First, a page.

What are some comparisons between Shakespeare's Macbeth and Miller's The Crucible

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The most important similarity between the two plays is that they show how the supernatural can be manipulated for the sake of earthly power. Macbeth effectively enters into a pact with the forces of darkness in murdering Duncan and establishing himself on the Scottish throne. Yet these forces are very...

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The most important similarity between the two plays is that they show how the supernatural can be manipulated for the sake of earthly power. Macbeth effectively enters into a pact with the forces of darkness in murdering Duncan and establishing himself on the Scottish throne. Yet these forces are very real, as can be seen from the ability of the Weird Sisters to whip up a frightening storm. Contrast this with The Crucible. Here, there's no actual witchcraft involved, no supernatural forces at work. What there is, however, is the fear of witchcraft, which keeps the entire town of Salem in the grip of mass hysteria and authority figures like Reverend Parris firmly in control.

In both plays, the question of the existence of the supernatural is largely irrelevant. What matters is how the relevant characters regard the supernatural and how they use it for their own ends. Reverend Parris believes in the forces of darkness as much as Macbeth, but like the Scottish tyrant, he's also a worldly political figure, who realizes that the general obsession with all things dark and demonic can be very useful to him in his career. And the behavior of Parris and his horrid niece Abigail Williams, comes to be every bit as foul as anything conjured up by the Weird Sisters in Macbeth. In both plays, the line between the natural and the supernatural is blurred, so that it becomes virtually impossible to tell which is which.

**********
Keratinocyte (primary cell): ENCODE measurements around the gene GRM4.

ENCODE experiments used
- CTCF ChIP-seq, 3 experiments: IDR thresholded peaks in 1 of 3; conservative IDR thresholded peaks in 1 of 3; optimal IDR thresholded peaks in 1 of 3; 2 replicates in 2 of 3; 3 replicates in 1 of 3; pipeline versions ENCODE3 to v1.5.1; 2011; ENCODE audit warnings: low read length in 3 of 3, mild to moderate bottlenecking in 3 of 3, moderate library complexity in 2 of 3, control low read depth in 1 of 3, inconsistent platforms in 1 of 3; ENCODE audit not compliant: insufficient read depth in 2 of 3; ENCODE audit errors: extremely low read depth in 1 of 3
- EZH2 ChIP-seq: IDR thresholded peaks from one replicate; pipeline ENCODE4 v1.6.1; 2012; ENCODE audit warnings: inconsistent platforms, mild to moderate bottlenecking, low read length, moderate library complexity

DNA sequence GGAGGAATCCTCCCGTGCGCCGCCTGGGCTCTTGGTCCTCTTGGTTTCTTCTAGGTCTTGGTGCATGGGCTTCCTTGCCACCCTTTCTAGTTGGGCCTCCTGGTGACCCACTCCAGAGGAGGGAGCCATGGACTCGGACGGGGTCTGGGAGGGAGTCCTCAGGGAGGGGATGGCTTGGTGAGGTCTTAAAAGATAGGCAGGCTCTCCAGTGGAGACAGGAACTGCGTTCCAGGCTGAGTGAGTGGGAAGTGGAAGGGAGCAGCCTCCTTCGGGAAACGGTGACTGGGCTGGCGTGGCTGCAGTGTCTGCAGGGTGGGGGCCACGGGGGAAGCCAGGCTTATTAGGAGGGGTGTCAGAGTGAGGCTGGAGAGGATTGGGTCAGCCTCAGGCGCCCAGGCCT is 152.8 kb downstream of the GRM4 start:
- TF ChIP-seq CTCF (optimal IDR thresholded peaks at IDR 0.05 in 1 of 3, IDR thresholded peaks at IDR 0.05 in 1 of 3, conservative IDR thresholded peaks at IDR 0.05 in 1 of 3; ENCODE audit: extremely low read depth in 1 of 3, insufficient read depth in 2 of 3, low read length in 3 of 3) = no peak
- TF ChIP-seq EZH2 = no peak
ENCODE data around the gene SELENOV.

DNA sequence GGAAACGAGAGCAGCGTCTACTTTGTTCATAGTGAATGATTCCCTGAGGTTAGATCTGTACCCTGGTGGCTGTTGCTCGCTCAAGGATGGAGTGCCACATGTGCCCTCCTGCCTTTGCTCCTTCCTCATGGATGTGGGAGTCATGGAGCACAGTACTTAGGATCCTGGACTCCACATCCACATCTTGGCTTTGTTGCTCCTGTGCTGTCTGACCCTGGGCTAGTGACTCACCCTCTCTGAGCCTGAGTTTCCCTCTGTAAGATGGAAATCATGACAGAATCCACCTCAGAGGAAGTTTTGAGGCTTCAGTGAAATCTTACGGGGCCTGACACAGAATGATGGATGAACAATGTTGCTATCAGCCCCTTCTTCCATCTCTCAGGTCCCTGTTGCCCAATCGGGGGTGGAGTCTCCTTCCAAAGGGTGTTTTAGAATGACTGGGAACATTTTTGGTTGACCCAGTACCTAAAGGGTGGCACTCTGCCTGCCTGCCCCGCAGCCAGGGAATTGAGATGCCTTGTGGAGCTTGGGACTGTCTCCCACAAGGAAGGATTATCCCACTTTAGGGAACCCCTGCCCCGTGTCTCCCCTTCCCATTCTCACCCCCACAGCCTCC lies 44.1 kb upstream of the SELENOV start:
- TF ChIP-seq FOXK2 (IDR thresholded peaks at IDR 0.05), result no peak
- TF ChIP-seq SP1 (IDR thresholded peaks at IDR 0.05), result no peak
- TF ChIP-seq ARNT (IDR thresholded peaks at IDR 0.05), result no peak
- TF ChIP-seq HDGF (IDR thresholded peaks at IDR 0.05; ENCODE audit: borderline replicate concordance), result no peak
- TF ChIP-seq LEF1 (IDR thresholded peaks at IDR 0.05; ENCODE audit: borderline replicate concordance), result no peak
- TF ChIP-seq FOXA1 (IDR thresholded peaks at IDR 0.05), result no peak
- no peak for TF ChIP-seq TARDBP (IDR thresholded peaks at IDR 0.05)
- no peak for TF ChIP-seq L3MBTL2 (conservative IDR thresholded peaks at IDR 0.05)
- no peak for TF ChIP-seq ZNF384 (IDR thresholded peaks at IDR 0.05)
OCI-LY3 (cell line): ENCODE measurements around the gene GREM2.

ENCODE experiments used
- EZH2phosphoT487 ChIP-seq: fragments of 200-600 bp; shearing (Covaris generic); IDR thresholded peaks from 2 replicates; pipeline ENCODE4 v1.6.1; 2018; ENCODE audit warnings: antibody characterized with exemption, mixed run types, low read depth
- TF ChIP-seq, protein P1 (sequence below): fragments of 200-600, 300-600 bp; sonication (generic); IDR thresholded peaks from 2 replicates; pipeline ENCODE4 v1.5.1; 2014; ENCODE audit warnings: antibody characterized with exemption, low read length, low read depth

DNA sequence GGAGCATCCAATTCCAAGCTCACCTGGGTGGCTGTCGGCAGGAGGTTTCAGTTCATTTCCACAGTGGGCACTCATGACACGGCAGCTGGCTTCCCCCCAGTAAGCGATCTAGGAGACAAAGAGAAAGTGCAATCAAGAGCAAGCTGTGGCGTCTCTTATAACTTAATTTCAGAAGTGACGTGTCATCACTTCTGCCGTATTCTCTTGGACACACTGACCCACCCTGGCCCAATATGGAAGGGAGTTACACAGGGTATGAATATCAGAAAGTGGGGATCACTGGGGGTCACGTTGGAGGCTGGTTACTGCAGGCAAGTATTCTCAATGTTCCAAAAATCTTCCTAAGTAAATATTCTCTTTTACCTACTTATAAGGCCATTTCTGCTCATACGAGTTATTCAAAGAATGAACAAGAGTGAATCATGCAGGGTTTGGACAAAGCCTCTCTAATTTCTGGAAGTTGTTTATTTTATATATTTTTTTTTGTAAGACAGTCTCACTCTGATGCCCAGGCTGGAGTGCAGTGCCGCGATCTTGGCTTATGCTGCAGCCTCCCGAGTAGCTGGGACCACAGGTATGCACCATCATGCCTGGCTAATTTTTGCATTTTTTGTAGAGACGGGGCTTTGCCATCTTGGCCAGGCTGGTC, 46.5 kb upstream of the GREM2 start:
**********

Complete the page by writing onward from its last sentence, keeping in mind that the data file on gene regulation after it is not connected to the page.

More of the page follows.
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On the surface, the plays seem to have nothing in common but witches.  However, Macbeth and The Crucible are both about the perils of ambition.  In Macbeth, the witches are (probably) real, but the ambition is the problem.  The witches make a prophecy to Macbeth that he is going to be king, and he takes it and runs with it.  Then, his desire to stay in control slowly destroys him and his kingdom.  In The Crucible, there are no witches except the ones in Abigail’s head, and her ambition also slowly destroys Salem. 

After hearing the witches make the prophecies, which are probably just to have a little fun with him, Macbeth decides that even though he is not named king, he is going to become king anyway.  Then, after killing the former king Duncan, he is not done.  He is worried that he can’t hold onto his ill-gotten gains without getting rid of other possible obstacles to his success, such as his supposed former friend Banquo, who also heard the prophecies. 

To be thus is nothing;

But to be safely thus.--Our fears in Banquo
Stick deep; and in his royalty of nature
Reigns that which would be fear'd: 'tis much he dares;
And, to that dauntless temper of his mind,
He hath a wisdom that doth guide his valour
To act in safety. … (Act 3, Scene 1)

Macbeth sends murderers to kill Banquo, his son Fleance, and Macduff’s entire family.  They fail to kill Macduff, who joins the heir to the throne, Malcolm, and comes for Macbeth with an army.  The kingdom is torn by war for no reason, just because of Macbeth’s ambition and because some witches wanted to have some fun. 

In some ways, Salem goes through similar chaos in The Crucible.  It is also torn apart for no reason.  Abigail Williams tries to make herself seem important and distract from her bad behavior.   She also uses the witch trials as a way to get back at people she does not like, especially John Proctor for spurning her. 

Most people seem to just go along with the witch trials, just as no one seems to have publicly questioned Macbeth.  Hysteria gets the best of them.  Proctor seems to be one of only a few who speaks against the witch trials. 

PROCTOR: What work you do! It‘s strange work for a Christian girl to hang old women!

MARY: But, Mister Proctor, they will not hang them if they confess. Sarah Good will only sit in jail some time… and here‘s a wonder for you, think on this. Goody Good is pregnant! (Act II) 

Although he spoke against them in his home, he was public too. When accused, Proctor also faced a choice.  He could confess when he did nothing or be honest and go to his grave honest.  For Proctor, doing the right thing in a sea of chaos was of the utmost importance.

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